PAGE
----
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Open: 08/25/10- Close: 09/04/10 One Arm And A Leg
Reviewed for By: Heather Violanti

If you want to glimpse theatre’s future, go see One Arm and a Leg, the brilliant new multi-disciplinary piece by fledging company PegLeg Productions.  Conceived and directed by promising director Calla Videt, it is a startlingly visceral exploration of love, identity, and dislocation.  Videt and her company draw their inspiration from a surreal short story by Japanese writer Yasunari Kawabata, in which a woman literally gives her arm to a man…and yet the two never quite connect.

Oddly, the show begins predictably, almost smugly.  Entering the theatre, you’re greeted by the cast, receiving-line style.  They shake your hand, ask you how you’re doing, even hug you.  This is not the status quo for most theatre, to be sure, but it’s a familiar convention of the unconventional, harkening back to the glory day of the Living Theatre (And woe betide the audience member who might ignore the actors.  When I rushed to my seat, diminutive actor Aya Tucker chased me down, and asked me my name). 

Then the lights dim, and the pointedly awkward interaction stops.  This hushed, clear shift to “performance mode” is safe and familiar—but what follows is not.  Videt and her company reimagine the elements of the avant garde in their own, exciting terms—and with flashes of humor.   Imagine a warmer, more kinetic Robert Wilson, mixed liberally with dashes of Merce Cunningham, Complicite, and everything in between.  Eerily beautiful images emerge and are often repeated in different variations:  men and women stand apart, reaching for each other;  a young woman skulks across the stage with a glowing prosthetic arm; a man with a battered red umbrella battles the elements, three arms suddenly insinuate themselves into coats on a garment rack, making the garments come to life.

Every member of the ensemble displays an incredible command of acting and movement (some are trained dancers). The choreography by Videt, Ricky Kuperman, and Jeff Kuperman sublimely evokes a weird, poignant story of love and dislocation.   The surreal central motif—the young woman who gives her arm to a lonely man—is refracted through several different encounters.  A businessman meets a Japanese woman on a plane while reading Kawabata and musing on his lost love; another lonely businessman encounters an armless woman after a comic star turn at a karaoke bar.  This woman, in turn, works at a radio station devoted to weather updates, and her broadcasts serve as a vocal bridge from moment to moment.  Everything converges to form an elusive, yet ultimately moving, meditation on falling in love and failing to connect.

Scenic designer Melissa Goldman creates a strange and surreal world with only the simplest of objects—garment racks, wheeled screens, chairs.  Lighting designer Mary Ellen Stebbins makes ingenious use of environmental lighting, from the booklight held over the actors to evoke a cramped airplane cabin, to the flashlight held behind a folding screen to create the sinister realm of Tokyo’s nightlife.  Lights also pop up in unexpected places—inside a picture frame, in an umbrella, within the fingers of a prosthetic arm, and so on.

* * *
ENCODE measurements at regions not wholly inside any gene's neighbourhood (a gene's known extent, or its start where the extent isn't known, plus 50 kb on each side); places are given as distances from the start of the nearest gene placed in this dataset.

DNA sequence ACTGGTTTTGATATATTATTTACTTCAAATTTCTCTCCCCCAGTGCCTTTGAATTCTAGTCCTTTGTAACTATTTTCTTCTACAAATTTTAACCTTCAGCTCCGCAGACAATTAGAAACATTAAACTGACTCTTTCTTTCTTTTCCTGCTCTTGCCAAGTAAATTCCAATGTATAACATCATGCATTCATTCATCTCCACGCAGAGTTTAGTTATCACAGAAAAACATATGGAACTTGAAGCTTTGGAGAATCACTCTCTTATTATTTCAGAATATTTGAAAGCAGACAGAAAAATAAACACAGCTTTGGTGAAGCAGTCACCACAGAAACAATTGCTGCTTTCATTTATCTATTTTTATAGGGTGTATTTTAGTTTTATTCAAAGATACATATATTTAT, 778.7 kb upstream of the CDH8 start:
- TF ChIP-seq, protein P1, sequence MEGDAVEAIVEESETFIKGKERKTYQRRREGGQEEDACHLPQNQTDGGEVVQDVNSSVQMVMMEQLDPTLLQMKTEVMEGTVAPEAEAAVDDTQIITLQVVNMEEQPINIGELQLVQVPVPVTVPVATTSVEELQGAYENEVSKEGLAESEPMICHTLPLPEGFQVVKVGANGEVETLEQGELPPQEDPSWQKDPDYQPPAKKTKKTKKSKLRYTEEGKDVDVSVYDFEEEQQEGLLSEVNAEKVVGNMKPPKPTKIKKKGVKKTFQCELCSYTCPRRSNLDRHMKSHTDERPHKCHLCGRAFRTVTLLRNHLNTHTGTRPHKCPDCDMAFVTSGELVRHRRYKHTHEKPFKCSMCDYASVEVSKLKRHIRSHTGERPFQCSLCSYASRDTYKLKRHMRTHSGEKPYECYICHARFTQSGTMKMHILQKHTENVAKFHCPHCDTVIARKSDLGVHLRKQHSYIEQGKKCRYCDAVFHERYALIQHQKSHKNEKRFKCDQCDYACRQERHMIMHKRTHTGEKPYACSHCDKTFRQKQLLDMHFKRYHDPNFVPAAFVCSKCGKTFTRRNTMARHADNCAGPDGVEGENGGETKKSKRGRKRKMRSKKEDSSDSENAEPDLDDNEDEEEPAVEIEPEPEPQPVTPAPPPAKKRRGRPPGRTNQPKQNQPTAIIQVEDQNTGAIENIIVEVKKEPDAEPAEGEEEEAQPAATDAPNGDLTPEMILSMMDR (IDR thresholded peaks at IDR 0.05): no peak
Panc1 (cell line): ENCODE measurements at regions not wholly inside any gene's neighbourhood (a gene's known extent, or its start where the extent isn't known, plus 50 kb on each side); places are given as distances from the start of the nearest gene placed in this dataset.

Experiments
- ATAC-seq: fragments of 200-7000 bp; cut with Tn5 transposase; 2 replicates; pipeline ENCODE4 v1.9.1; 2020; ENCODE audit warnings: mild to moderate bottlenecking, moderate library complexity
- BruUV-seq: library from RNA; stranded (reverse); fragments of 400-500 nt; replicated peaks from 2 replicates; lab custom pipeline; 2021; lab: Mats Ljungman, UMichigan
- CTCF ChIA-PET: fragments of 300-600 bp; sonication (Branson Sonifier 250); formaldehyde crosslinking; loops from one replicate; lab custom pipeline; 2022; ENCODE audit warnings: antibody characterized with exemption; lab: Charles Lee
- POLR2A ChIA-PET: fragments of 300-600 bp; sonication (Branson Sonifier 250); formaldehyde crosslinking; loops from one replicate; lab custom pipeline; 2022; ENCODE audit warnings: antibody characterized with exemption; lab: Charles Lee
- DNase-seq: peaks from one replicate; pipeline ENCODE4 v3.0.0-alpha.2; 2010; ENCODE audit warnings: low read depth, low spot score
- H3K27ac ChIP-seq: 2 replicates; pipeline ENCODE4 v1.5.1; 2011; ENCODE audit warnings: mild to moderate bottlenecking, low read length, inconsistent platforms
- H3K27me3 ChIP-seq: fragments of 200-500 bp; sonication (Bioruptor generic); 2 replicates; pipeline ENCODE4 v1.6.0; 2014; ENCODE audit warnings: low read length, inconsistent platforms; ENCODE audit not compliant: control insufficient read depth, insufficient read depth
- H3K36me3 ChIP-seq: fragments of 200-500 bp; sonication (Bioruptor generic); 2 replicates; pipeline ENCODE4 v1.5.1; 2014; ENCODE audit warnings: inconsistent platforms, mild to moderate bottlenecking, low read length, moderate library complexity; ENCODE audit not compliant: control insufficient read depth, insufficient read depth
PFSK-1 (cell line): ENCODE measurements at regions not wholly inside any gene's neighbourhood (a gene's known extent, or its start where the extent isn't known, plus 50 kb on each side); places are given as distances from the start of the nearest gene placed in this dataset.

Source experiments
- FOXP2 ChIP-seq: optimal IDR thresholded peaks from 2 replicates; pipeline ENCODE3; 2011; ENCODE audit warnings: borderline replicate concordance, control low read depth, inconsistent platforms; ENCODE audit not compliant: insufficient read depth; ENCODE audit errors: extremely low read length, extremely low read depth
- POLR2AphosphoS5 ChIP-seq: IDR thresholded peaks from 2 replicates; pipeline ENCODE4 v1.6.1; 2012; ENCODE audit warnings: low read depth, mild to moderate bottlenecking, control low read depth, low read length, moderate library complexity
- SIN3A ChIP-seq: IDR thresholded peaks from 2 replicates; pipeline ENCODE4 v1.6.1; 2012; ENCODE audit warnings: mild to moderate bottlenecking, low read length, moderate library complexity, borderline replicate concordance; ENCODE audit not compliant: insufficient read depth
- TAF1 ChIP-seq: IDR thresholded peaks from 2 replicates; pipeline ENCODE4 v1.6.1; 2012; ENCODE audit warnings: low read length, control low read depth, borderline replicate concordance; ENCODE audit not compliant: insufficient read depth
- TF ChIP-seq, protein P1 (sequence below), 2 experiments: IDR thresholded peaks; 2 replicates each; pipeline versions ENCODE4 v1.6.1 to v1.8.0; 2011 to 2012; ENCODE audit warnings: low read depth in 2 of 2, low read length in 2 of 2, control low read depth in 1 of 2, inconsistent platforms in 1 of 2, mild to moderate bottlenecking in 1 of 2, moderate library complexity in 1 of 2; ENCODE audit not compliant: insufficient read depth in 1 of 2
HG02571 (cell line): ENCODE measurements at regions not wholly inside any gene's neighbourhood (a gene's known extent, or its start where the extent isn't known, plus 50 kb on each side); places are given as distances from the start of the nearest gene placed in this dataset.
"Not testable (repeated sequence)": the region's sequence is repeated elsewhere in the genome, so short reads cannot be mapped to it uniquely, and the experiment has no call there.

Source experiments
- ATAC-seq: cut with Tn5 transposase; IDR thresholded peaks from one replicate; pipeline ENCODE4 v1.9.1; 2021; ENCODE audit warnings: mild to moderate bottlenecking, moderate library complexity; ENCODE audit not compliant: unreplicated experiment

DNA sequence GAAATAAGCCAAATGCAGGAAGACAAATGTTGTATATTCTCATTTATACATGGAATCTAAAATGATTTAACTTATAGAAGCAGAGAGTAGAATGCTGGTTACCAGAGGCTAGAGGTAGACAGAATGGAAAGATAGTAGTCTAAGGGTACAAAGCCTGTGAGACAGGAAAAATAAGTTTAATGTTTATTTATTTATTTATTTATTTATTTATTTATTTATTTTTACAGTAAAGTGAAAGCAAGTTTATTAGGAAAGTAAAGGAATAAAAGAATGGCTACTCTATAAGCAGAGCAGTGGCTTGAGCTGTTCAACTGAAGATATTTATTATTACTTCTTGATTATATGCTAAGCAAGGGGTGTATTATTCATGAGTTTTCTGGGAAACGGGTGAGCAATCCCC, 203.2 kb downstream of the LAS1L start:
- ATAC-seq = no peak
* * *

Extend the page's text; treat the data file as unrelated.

One Arm and A Leg is one of the most exciting theater pieces I have seen this year, and I look forward to seeing more work from this talented young company.   

UPDATE (9/4/10)

Following the run of Part 1 of One Arm and A Leg at Theatre for a New City, Parts 1 and 2 were presented as part of the Summer Sublet Series at HERE.  Director Calla Videt and her company expertly adapted to the new playing space, which was broader across though not as deep.   Given the different technical capabilities at HERE, a an additional visual element was added--Trevor Martin's video projections.  These videos amplified the piece's sense of poetic dislocation--featuring images of hands, arms, Japanese script, airports, and live feeds of the cast members.    The videos were projected on billowing white cloth, which was pulled on and off the stage like a curtained sleeve by a woman dressed in a long white gown (a clever echo of the "arm" motif).

Part 2, not shown at Theatre for a New City, expands on the themes of the first part while adding a new motif--the leg.  Part 1 focused on the surreal tale of a woman who gives her arm to a man--a bittersweet romance echoed in the lives of several couples.  In Part 2, a young veteran from Afghanistan copes with the loss of his leg while one of the couples from Part 1 threaten to split apart.  

In general, Part 2 doesn't match the hypnotic power of Part 1, and  feels less polished, though it is nevertheless compelling.  The lengthy passages of dialogue stand in sharp contrast to the sparse, elegant language of its first part--and despite their wordiness, are less revealing  As before, there are startingly beautiful images--as when the cast crawls and dances across a darkened stage, illuminated only by dim blue light, and a man dances a duet with his reflection.   The new story--the veteran who's life has changed forevever--adds a poignant, contemporary dimension to the piece, but its full potential needs to more explored.

Still, in sum One Arm and A Leg is a fascinating, viscerally brilliant piece, and I look forward to PegLeg's future work.








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